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Telecoms: Commission takes legal action against Germany and Poland over failure to consult on price-control rules

European Commission - IP/10/804   24/06/2010

Other available languages: FR DE PL

IP/10/804

Brussels, 24 June 2010

Telecoms: Commission takes legal action against Germany and Poland over failure to consult on price-control rules

The European Commission has decided to send a formal request to Germany to comply with its obligations under EU law to use the EU consultation mechanism when regulating mobile termination rates. These are the fees operators charge each other to connect a call between their networks and are included in each user's phone bill. Germany's telecoms regulator, the 'Bundesnetzagentur', did not consult the Commission or other national regulators, as required by EU law, on the level of its mobile termination rates. Without this consultation, there is a much higher risk that regulation of termination rates differs significantly among Member States, distorting competition in the Single Market for telecoms services. The Commission's request to Germany takes the form of a reasoned opinion under EU infringement procedures. On a similar issue, the Commission has decided to send a request for information to Poland concerning its telecoms regulator, Urząd Komunikacji Elektronicznej (UKE). The Commission is concerned that UKE may have circumvented the EU consultation mechanism and fixed the level of wholesale broadband access tariffs without prior consultation of stakeholders, the Commission or other national regulators. The information request takes the form of a letter of formal notice under EU infringement procedures.

Germany

The Commission launched an infringement proceeding against Germany last year (see IP/09/1008) because the national regulator, Bundesnetzagentur, had failed to notify the Commission and other telecoms regulators of regulatory measures setting mobile termination rates and how they were calculated. Consultation in this area is especially important since the price that users from one Member State have to pay for calling a number in another Member State is affected by the levels of termination rates set in the destination country. In May 2009, the Commission adopted a Recommendation on the regulation of termination rates in the EU, setting out clear guidance for EU telecoms regulators on the cost-based method to be used when calculating termination rates (see IP/09/710).

Although some form of cost orientation is provided for in most Member States, the methodologies to set termination rates still vary considerably across the EU. This creates fundamental competitive distortions and impedes the development of the Single Market in telecoms services (a problem highlighted by the latest report on implementation of EU telecoms rules – see IP/10/602). EU telecoms rules require national regulators to cooperate and consult with regulators from other Member States and the European Commission on termination rates. Creating a truly Single Market in telecommunications is a key objective of the Commission's Digital Agenda for Europe (see IP10/581, MEMO/10/199 and MEMO/10/200).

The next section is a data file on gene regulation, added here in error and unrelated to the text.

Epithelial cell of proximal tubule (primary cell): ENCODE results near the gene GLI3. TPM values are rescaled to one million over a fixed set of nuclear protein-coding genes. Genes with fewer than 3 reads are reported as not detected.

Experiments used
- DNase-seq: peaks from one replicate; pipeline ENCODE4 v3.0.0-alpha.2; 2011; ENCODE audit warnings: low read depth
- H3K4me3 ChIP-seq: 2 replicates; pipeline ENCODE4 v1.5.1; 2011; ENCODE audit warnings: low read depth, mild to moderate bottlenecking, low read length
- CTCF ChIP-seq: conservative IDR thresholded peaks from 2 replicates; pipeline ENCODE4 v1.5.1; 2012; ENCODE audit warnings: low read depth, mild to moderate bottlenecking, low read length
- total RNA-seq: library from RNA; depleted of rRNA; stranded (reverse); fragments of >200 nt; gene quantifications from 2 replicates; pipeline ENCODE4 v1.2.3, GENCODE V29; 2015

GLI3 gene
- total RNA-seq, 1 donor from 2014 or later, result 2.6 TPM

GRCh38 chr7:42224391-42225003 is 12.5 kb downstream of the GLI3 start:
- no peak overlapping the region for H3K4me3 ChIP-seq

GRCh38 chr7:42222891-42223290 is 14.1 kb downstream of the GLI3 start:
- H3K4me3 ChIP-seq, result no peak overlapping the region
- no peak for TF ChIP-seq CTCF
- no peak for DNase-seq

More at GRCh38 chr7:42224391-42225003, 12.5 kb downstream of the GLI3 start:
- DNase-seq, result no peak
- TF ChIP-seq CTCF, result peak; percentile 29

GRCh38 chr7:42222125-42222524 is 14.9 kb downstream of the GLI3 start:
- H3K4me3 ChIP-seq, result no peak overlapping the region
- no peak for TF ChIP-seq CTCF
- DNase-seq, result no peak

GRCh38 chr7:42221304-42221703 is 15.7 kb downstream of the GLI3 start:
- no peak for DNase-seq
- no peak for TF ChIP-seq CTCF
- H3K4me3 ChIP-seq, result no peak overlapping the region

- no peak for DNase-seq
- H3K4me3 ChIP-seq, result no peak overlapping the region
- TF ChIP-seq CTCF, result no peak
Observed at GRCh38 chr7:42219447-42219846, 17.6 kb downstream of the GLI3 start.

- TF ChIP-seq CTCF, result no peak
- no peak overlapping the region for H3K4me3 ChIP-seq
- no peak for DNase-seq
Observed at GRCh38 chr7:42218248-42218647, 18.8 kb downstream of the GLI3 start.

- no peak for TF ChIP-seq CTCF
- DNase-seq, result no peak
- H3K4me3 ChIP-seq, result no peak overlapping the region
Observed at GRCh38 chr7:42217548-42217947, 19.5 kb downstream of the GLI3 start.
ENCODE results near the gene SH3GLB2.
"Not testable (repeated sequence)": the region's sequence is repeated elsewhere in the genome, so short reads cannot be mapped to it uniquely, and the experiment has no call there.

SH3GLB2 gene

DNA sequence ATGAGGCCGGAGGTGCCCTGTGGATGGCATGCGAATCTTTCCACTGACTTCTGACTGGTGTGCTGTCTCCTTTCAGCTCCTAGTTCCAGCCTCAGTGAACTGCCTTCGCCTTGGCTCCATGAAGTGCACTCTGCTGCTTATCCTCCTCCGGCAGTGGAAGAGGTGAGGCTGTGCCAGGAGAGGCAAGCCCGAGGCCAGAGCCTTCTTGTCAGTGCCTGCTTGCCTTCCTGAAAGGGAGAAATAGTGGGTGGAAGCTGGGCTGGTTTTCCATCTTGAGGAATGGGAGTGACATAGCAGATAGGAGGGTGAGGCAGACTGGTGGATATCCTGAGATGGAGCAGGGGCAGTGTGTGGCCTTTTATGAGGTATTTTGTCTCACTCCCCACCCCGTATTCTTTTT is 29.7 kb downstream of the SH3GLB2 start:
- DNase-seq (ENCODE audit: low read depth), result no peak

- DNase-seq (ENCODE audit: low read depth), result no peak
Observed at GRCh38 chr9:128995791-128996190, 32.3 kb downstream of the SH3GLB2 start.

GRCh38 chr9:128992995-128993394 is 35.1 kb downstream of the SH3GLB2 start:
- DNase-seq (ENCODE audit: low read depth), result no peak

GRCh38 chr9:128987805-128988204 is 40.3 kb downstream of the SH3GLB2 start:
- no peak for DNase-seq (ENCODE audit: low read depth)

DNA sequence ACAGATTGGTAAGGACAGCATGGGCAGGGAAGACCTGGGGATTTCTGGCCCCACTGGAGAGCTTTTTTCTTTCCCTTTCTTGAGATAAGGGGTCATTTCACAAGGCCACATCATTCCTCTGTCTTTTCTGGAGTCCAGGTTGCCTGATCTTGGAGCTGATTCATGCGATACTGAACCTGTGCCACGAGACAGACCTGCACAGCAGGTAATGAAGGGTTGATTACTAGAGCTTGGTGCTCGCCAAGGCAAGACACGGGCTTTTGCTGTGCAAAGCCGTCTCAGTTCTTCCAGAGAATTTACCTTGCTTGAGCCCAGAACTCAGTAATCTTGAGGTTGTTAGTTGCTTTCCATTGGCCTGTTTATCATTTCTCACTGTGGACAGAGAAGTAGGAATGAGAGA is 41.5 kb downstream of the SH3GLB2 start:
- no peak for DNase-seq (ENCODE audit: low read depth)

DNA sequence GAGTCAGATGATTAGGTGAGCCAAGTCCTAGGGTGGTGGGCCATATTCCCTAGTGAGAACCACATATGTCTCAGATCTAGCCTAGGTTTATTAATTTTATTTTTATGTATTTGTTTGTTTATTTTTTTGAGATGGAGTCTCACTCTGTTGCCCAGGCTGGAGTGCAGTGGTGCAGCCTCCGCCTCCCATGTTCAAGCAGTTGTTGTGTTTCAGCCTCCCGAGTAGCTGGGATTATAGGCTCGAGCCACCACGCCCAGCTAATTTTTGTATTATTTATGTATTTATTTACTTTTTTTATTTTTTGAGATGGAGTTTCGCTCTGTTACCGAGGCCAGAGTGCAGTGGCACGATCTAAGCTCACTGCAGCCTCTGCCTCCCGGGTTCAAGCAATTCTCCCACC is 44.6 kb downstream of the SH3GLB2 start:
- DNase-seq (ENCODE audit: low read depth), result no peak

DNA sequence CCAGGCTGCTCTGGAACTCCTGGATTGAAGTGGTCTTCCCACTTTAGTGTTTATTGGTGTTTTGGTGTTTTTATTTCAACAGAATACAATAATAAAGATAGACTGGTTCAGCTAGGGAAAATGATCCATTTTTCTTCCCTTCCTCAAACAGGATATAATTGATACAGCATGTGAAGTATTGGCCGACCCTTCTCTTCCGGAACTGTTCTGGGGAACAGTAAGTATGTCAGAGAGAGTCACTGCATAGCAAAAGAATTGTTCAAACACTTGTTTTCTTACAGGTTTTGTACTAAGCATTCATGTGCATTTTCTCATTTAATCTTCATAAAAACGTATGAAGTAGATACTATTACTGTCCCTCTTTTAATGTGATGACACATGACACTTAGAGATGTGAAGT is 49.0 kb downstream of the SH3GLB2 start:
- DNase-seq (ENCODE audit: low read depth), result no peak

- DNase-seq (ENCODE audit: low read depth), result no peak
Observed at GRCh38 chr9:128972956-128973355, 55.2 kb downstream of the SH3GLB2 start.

If Germany does not take the necessary measures to comply with the EU consultation requirements within two months, the Commission could refer Germany to the EU Court of Justice.

Poland

The Commission also decided to send Poland a letter of formal notice because it is concerned that UKE may have failed to respect consultation obligations under the EU's telecoms rules on wholesale broadband access tariffs. Wholesale broadband tariffs are fees operators charge each other to provide broadband services to end-users.

On 12 April 2010, the President of UKE adopted a decision which fixed Telekomunikacja Polska's wholesale broadband access tariffs and the way they are calculated. The decision also introduced the rules for conducting price and margin squeeze tests in line with an agreement signed between the President of UKE and Telekomunikacja Polska in October 2009 on non-discriminatory treatment of alternative operators. In this way elements of the agreement were formalised in a legally binding decision. However, the draft of this decision had not been the subject of a consultation with stakeholders at national level or made available to the Commission as required by EU telecoms rules.

Background

The EU telecoms rules (the "Article 7 procedure") require national regulators to inform the Commission and the regulators in other Member States of draft measures affecting trade between Member States, and provide the reasoning on which the measure is based. National regulators and the Commission may give their comments on the measures proposed. This allows more consistent regulation across Europe (see MEMO/10/226).

For more information on Article 7 procedures:

http://ec.europa.eu/information_society/policy/ecomm/implementation_enforcement/eu_consultation_procedures/index_en.htm

A detailed overview of telecoms infringement proceedings is available at:

http://ec.europa.eu/information_society/policy/ecomm/implementation_enforcement/infringement/


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